For instance, what specific items will the Saudis be getting? Why do they need the weapons? How can the weapons be adjusted to minimize their potential threat to Israel? What do Israeli military leaders think? And does the aid boost to Israel come with a guarantee?
The unanswered questions have led Democrats to threaten to block the deal. Pro-Israel groups are holding back from such threats but are demanding more answers. "In general, the whole idea of giving these modern arms to what has to be considered an unstable regime is not the greatest idea in the world," said Morris Amitay, a founder of Washington PAC, a pro-Israel political action committee.
The administration's proposal is seen as part of the White House effort to secure increased cooperation from Saudi Arabia in quelling Sunni militants in Iraq, negotiating an Israeli-Palestinian settlement and forging a united Arab bloc against Iran. Officials in Riyadh, however, reportedly are balking at some of the proposed restrictions on the Saudi arms purchases, setting up a potential dilemma for President Bush as he seeks to win over Arab support in the international arena without angering pro-Israel groups and their allies on Capitol Hill.
Saudi officials reportedly have told the administration that they want to avoid a public battle in the U.S. Congress over the deal similar to the one in the early 1980s that erupted as a result of the pro-Israel lobby's failed effort to stop the sale of AWACS planes to Riyadh. But with potential foes already asking tough questions and opposition already bubbling in Congress, which must approve the deal, a fight seems increasingly likely even though Israeli Prime Minister Ehud Olmert publicly endorsed the plan as a means to deter Iran.
Answers don't seem immediately forthcoming. A statement released Monday by U.S. Secretary of State Condoleezza Rice specified pledges of $30,000,000,000 for Israel and $13,000,000,000 to Egypt in defense aid over 10 years, but was notably evasive about what's in store for Saudi Arabia and its Persian Gulf neighbors.
"We plan to initiate discussions with Saudi Arabia and the other Gulf States on a proposed package of military technologies that will help support their ability to secure peace and stability in the Gulf region," the statement said.
Reports said the sales would amount to $20,000,000,000 , but the evasiveness left Democrats in Congress wanting more answers.
Leading the calls for clarity were Jewish lawmakers. "I have deep concerns about the president's proposal to sell $20 billion in new arms to Saudi Arabia," said U.S. Sen. Ben Cardin (D-Md.) "It is not good policy to provide more arms to regimes that may not be stable or that may not be able to maintain control of the military arms that are sold to them."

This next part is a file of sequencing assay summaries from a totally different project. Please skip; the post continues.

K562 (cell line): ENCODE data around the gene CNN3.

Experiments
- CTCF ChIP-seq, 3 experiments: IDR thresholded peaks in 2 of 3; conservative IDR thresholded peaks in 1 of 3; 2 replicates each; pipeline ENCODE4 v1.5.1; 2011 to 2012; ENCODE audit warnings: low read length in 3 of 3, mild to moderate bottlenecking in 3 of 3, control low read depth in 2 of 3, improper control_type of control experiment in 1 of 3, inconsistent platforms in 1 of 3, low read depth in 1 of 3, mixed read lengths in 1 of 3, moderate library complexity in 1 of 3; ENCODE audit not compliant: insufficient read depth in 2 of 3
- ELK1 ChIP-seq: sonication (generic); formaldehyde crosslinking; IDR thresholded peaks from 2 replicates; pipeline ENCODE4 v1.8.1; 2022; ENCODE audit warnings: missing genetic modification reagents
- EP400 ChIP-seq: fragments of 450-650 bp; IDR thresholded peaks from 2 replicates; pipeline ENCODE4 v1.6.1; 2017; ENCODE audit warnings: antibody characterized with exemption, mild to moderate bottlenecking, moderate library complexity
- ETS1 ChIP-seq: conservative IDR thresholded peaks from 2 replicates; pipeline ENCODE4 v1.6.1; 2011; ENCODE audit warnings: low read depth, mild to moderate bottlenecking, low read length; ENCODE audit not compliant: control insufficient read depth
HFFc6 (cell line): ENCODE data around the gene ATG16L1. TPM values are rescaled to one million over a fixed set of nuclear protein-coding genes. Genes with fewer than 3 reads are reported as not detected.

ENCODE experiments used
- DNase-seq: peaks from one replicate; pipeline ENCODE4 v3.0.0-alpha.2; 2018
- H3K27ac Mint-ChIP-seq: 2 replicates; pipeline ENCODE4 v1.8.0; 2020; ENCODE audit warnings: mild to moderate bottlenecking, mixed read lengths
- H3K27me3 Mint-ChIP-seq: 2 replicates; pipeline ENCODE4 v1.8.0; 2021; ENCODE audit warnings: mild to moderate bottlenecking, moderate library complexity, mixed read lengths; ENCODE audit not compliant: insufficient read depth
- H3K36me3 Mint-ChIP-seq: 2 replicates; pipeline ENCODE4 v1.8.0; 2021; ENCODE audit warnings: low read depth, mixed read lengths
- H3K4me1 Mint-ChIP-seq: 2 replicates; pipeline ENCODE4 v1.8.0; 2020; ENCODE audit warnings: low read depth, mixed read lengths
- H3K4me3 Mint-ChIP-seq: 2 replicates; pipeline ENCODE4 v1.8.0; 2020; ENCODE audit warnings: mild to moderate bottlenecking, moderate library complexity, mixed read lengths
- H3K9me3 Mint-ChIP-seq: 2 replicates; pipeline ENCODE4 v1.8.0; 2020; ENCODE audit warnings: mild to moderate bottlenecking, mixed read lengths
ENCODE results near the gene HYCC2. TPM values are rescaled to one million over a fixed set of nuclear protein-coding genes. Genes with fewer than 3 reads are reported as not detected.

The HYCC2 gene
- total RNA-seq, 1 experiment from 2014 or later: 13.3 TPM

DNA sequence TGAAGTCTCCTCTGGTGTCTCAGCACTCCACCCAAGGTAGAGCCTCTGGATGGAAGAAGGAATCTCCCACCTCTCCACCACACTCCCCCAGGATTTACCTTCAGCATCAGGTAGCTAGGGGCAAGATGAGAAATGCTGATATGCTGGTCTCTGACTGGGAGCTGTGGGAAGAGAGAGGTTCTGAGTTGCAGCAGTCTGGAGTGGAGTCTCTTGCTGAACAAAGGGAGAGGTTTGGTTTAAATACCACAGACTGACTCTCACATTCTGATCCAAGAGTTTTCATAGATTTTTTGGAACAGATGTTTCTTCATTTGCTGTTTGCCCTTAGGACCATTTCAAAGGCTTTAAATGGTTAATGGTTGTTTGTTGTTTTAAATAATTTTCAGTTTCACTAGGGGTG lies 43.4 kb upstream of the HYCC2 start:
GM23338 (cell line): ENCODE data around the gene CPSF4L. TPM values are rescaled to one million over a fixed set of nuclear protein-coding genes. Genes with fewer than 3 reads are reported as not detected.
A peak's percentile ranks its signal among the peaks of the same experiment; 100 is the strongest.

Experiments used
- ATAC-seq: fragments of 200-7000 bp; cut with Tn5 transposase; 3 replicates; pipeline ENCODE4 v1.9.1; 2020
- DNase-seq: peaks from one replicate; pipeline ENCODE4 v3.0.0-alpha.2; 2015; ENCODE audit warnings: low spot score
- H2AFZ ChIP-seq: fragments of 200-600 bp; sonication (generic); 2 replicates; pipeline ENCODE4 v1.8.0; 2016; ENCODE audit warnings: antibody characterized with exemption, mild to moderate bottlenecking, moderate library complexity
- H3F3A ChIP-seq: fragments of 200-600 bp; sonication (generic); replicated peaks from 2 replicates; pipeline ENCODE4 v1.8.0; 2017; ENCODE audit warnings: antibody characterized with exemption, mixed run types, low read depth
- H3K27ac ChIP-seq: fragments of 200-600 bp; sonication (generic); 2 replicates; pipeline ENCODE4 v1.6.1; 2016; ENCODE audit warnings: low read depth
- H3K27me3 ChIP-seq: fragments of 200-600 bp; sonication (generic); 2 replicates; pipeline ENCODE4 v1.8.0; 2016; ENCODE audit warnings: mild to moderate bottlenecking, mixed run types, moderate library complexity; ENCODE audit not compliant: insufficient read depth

In the House of Representatives, Rep. Robert Wexler (D-Fla.) announced the establishment of a bipartisan group of lawmakers that would introduce legislation to block the deal "the minute Congress is officially notified" of the particulars of the sale, a statement from his office said.
So far, the group numbers six, including two other Jewish Democrats, Jerrold Nadler and Anthony Weiner, both of New York. Its lone Republican is Rep. Mike Ferguson of New Jersey. GOP leaders in Congress have yet to weigh in on the sale.
Congressional Democratic leaders, meanwhile, have adopted a wait-and-see approach.
"We have called for a thorough briefing in September," Rep. Tom Lantos, the chairman of the House's Foreign Affairs Committee, said in a statement, noting that his committee had been briefed on the sale last week. "We will see where we are then. We particularly want to ensure that these arrangements include only defensive systems and not items that can be used for other purposes."
Speaking on background, top Democrats said terrorism and Saudi instability were not their only concerns. They said they do not trust the Republicans to deliver on the "sweetener" -- a boost in defense assistance to Israel from $2,400,000,000 to $3,000,000,000 a year. These Democrats noted that House Republicans voted last month against the 2008 foreign operations package that includes the latest $2.4 billion installment. Republicans suggest that vote was in part a symbolic protest against increased foreign expenditure, but Democrats say they are alarmed by the GOP's willingness to break a taboo against opposing measures with aid for Israel.
Insiders say the overall package was in the works for months and that the Bush administration had consulted closely with Israel, also keeping informed the pro-Israel powerhouse AIPAC.